Brian Anderson
I picked this up because of a librarian recommendation, and it was a good read. Interesting characters, good descriptions and a story that kept me turning the pages. This is apparently the first of a series and since I'm not a big fan of mysteries and this one wrapped up nicely for me at the end, I'll probably stop with this one. However, since it's better than most, I'd recommend it for fans of the genre.
Predictable plot with a cliched cast of characters. I do not understand the praise for this book.
Cindy Crawford
A Killing in the Hills is set deep in the mountains of West Virginia, and the place is as important to the story as any of the characters. Keller's lyrical descriptions of the setting makes the mountain and the surrounding woods and towns and roads and houses and shacks and abandoned mines come alive. At times when reading I had to consciously pull myself out of the setting--I felt like I too lived in this town and saw these places.

There's also a good mix of interesting characters and a solid my
Bell Elkins grew up in Acker's Gap, West Virginia. After a tragic upbringing that includes a fire and the death of her father, she then goes from foster home to foster home. She goes away to college, gets married and has a child. She feels drawn to return to Acker's Gap to make a difference. Her marriage falls apart and she takes her daughter home to West Virginia. She runs and is elected prosecuting attorney for Raythune County. The county has a serious drug problem and Bell is determined to cl ...more
Acker's Gap, West Virginia could literally be any small town within the United States. The problems found there are found elsewhere. And the growing problem faced in many small towns is a problem with drugs (meth as well as prescription drug abuse). Prosecuting attorney Bell Elkins is working hard to see that Acker's Gap doesn't become tainted by the ever-increasing drug problems.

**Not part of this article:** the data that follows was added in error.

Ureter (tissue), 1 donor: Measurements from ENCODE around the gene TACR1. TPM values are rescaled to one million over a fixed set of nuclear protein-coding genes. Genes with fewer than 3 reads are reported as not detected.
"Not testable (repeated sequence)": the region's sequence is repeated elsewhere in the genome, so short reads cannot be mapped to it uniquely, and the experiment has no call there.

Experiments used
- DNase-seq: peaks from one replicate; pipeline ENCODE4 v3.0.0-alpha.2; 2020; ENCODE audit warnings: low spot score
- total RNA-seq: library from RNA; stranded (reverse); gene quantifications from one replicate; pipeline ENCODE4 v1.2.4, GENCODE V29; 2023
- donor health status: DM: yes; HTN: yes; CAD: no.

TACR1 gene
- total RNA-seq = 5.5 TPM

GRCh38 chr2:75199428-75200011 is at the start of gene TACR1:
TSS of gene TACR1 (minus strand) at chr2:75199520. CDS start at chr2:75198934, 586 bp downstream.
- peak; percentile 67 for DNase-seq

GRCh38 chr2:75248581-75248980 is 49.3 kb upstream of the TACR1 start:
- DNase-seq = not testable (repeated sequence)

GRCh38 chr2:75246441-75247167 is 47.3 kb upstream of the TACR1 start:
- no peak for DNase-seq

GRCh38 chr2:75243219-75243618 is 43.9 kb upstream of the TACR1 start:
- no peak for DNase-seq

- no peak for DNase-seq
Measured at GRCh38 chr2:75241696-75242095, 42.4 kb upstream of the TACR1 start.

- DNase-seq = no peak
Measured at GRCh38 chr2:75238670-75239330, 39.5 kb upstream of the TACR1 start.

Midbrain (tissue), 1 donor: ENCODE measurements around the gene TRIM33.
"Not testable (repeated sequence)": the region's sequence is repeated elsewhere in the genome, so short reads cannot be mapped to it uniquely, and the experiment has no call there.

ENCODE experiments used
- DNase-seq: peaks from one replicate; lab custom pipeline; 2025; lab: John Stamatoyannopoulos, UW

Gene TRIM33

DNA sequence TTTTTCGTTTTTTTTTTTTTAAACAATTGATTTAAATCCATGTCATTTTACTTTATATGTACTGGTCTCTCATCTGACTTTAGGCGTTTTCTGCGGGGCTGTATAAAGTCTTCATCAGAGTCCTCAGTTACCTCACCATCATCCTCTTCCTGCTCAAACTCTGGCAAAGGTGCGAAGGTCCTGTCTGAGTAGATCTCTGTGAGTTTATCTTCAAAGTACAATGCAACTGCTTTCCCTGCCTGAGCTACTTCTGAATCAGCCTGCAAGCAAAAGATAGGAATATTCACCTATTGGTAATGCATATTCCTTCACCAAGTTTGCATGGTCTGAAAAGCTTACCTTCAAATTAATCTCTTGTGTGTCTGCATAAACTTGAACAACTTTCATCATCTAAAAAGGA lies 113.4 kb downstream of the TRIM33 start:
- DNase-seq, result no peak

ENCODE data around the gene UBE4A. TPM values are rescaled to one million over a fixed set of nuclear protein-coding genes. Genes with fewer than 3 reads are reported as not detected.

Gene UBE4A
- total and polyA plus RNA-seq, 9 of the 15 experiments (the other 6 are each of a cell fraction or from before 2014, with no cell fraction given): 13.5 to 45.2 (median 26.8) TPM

A native West Virginian, Bell has seen plenty of trouble in her life and was able to succeed despite the rough start
A Killing in the Hills seemed like a good literary mystery novel, something I would enjoy. While I would still go with the assessment that it's more of a literary novel, I have to say I didn't enjoy it. It was very wordy and full long, windy descriptive phrases that distracted me from the story itself. Here's one: "Bell Elkins tore through the tape as if it were tinsel on last year's Christmas tree--as it were, that is, superfluous, out of place, and certainly nothing that ought, under the prese ...more
I really enjoyed this book, a great mystery and with the family issues, makes me think this might be the start of a great series.

This story is set in a small town (fictional Acker's Gap) in West Virginia, but frankly, this small town reminded me a lot of my hometown in SE Ohio.

The book starts out with people in a diner. All of a sudden, three older gentleman (sitting together at a table) are shot. The prosecutor's daughter witnesses the shooting and the story takes off from there ...

Besides the
Death in Appalachia. Acker’s Gap is a small West Virginia town. A rural area that is both beautiful and grotesque. Rampart drug use and incessant poverty are the reasons for the latter, issues that currently plague many areas across America.
One Saturday morning, three old man, longtime friends, are having coffee at a local diner. They are brutally gunned down by a lone assailant, who quickly flees. Bell Elkins, the county prosecutor, is called in to investigate. Her teenage daughter witnessed t